'little' brothers. Actually, both of them could toss their big
brother around like a snowflake, but I knew they wouldn't. Three
weeks after my mother had died, I got a call from the rez; my
oldest little brother was haemorrhaging and in a coma.
I went to the hospital and saw him connected to the machines. My
family was there and I was told it was just a matter of time. As
he faded, we gathered around the bed... touching and holding his
hands as if to help him get ready for the trip he was about to
take. Finally, he left and a mother and father said good-bye to a
second son. My mother had found a son and had lost a son.
My only little brother left is special to me; not because he's had
to endure the loss of two of his brothers, or because he's my only
Indian brother remaining. He's special because he and I grew up in
different worlds, and I need him to teach me the things HIS older
brothers taught him. In return, we'll find the things that I can
share with him from what I've learned from my world.
My four sisters are amazing. They've captured the strength and
determination that Indian women are known for, from my mother.
It's been a great experience witnessing a matriarchal culture in
action and as in many other things, there's a lot the non-Indian
world can learn from our families. Tough yet gentle.
My Indian Dad is a survivor. A survivor of raising seven children
while moving from one coast of the United States to the other in
search of work. He insisted that his family be with him; not an
easy undertaking. He survived the 'Mush House' (Indian residential
school); he survived the U.S. Army and he's a survivor in cancer.
He has a youth to his spirit which always brings a smile to me. We
both love to laugh because there's already enough to be down about
without dwelling on it. Take care of business, but above all,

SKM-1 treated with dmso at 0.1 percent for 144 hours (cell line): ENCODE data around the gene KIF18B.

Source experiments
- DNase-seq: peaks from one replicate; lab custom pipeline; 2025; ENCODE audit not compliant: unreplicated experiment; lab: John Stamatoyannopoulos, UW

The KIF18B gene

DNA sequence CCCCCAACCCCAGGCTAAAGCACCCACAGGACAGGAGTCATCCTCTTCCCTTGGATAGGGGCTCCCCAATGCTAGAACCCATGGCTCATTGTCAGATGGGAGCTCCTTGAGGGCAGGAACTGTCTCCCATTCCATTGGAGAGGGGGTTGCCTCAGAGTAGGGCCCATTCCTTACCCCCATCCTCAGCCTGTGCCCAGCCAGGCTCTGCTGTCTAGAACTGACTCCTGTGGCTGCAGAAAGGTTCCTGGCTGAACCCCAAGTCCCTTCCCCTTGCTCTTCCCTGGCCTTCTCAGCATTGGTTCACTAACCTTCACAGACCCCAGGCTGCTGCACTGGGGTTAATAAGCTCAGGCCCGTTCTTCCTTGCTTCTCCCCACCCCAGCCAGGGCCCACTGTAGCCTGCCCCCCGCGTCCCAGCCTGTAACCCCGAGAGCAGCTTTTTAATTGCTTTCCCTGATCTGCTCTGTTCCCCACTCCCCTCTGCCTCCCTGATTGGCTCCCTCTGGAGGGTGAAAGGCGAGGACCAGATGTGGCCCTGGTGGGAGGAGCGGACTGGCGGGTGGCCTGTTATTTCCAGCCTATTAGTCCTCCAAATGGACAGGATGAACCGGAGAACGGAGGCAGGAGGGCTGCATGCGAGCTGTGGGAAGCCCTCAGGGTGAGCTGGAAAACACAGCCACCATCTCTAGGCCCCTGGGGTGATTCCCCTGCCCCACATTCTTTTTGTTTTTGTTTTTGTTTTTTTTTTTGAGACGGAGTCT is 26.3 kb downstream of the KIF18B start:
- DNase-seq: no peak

enjoy life and living.
There was another little brother who died in 1977 in a car
accident. He'll never be forgotten because I 'feel' he and I were
somewhat alike. There's a sense of being cheated from not knowing
him, but in a way, his spirit remains alive through the rest of my
I feel like the eldest brother who left for a number of years and
then returned home. My relationship with my Indian family is one
of great joy and love. I know I'm one of the most fortunate of our
Creator's children in that I was accepted and welcomed to a
beautiful family. There are other similar situations where the
'return' of the long lost child has NOT been a glad time.
Today at 39 I'm an Indian child, having never been exposed to
Indian culture. Until last year, I'd never even been to a pow wow.
I'm a Database Administrator at a large company in Rochester which
employs some 38,000 people. There's a Native American Council (an
employee network) with some 15 Indians; you might say there's a
VERY small minority of Native Americans working here. Every time I
go back to the rez, I learn something more about the Indian ways
from my nieces, nephews and my family. I study my heritage and
attend socials, meetings and pow wows. I'm learning and will
probably never stop learning.
There is much I could teach about computers and the ways of the
corporate world, but all that can be learned in a university.
Learning how to live as an Indian cannot be gleaned from a book.
The mysterious feelings and unique view of the world makes sense to
me now after all these years. There appear to be certain
behavioural traits in me which make me wonder if it's the Indian in
me (even though I was never raised among Indians). Is it possible
there's REALLY a special spiritual core in all our people? I'm
finding out there IS.
The first half of my life was as a white man by chance; the second
half will be an Indian by choice.